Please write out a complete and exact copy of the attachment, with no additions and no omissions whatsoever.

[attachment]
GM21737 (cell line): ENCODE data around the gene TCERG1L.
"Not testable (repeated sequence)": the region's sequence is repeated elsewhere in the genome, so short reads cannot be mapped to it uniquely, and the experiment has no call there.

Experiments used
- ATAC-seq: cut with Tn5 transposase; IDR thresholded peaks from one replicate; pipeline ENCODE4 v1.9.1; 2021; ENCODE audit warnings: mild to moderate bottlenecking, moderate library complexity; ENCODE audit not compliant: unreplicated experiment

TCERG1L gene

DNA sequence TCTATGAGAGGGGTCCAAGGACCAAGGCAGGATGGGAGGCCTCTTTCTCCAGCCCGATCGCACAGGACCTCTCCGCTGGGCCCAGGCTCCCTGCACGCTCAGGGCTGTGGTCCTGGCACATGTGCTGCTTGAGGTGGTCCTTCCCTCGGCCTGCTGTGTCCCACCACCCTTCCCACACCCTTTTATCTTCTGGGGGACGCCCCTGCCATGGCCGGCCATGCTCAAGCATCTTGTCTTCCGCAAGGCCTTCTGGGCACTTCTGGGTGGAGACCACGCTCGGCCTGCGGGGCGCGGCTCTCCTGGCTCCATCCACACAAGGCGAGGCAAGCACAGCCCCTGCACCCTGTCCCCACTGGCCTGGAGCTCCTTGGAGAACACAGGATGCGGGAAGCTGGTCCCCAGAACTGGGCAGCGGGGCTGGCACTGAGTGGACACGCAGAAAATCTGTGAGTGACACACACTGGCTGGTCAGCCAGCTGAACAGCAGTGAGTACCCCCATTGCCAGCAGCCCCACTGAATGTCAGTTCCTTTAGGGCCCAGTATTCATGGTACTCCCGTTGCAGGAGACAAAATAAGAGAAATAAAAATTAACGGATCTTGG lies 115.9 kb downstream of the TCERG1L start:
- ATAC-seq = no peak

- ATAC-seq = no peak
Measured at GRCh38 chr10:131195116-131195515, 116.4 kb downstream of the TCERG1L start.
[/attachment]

GM21737 (cell line): ENCODE data around the gene TCERG1L.
"Not testable (repeated sequence)": the region's sequence is repeated elsewhere in the genome, so short reads cannot be mapped to it uniquely, and the experiment has no call there.

Experiments used
- ATAC-seq: cut with Tn5 transposase; IDR thresholded peaks from one replicate; pipeline ENCODE4 v1.9.1; 2021; ENCODE audit warnings: mild to moderate bottlenecking, moderate library complexity; ENCODE audit not compliant: unreplicated experiment

TCERG1L gene

DNA sequence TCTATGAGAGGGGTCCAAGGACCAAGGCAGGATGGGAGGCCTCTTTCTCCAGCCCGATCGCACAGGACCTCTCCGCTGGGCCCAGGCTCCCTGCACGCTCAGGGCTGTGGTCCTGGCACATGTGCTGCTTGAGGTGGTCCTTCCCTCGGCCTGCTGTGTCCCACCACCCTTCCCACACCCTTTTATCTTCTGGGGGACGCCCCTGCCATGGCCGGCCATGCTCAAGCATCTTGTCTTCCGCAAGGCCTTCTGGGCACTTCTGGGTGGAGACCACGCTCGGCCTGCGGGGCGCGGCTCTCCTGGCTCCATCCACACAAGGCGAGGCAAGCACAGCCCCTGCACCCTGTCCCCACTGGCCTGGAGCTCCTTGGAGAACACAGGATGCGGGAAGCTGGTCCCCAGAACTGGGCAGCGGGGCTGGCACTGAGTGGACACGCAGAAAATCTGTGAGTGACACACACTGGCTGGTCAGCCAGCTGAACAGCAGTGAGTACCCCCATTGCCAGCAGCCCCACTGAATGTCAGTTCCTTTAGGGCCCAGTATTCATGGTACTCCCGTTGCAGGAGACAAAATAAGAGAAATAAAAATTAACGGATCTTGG lies 115.9 kb downstream of the TCERG1L start:
- ATAC-seq = no peak

- ATAC-seq = no peak
Measured at GRCh38 chr10:131195116-131195515, 116.4 kb downstream of the TCERG1L start.